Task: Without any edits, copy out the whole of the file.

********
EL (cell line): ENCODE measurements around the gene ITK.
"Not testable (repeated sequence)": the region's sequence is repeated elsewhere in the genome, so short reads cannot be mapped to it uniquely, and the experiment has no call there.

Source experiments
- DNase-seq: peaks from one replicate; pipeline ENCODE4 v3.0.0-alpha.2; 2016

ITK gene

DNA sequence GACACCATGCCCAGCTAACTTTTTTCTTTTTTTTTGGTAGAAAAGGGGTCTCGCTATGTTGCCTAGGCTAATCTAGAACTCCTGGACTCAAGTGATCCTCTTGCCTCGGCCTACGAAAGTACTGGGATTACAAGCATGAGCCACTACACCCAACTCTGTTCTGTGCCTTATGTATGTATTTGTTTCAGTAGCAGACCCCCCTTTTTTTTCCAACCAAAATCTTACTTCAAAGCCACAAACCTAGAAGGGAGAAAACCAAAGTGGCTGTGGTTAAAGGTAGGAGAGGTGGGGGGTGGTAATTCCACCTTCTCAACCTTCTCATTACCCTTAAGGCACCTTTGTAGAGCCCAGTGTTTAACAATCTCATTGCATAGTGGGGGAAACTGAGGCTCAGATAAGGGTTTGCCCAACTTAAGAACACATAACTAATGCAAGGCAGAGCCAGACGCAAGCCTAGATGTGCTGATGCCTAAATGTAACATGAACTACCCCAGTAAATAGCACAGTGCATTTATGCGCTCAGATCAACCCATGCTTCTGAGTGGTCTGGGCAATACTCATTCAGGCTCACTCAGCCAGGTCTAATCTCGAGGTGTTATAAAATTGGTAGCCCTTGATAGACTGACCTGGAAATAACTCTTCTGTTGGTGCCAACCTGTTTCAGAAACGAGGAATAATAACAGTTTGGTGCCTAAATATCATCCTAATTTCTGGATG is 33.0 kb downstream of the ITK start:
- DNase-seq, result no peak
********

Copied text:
EL (cell line): ENCODE measurements around the gene ITK.
"Not testable (repeated sequence)": the region's sequence is repeated elsewhere in the genome, so short reads cannot be mapped to it uniquely, and the experiment has no call there.

Source experiments
- DNase-seq: peaks from one replicate; pipeline ENCODE4 v3.0.0-alpha.2; 2016

ITK gene

DNA sequence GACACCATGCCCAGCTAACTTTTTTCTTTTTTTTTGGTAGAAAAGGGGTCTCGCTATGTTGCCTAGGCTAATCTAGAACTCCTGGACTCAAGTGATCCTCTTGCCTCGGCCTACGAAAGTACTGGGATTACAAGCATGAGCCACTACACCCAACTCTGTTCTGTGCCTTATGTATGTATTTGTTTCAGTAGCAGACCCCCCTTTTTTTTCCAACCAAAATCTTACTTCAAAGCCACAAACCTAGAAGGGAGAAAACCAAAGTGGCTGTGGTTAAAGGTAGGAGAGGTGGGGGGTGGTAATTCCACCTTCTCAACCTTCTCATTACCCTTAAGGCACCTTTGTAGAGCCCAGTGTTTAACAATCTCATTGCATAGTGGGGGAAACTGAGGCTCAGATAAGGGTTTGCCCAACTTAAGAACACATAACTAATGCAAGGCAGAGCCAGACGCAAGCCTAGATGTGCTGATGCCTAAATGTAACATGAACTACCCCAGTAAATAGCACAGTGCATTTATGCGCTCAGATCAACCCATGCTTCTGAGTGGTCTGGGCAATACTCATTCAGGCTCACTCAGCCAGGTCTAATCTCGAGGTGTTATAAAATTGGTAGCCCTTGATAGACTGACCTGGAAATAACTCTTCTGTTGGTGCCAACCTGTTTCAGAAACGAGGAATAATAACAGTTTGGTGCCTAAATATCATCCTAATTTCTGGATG is 33.0 kb downstream of the ITK start:
- DNase-seq, result no peak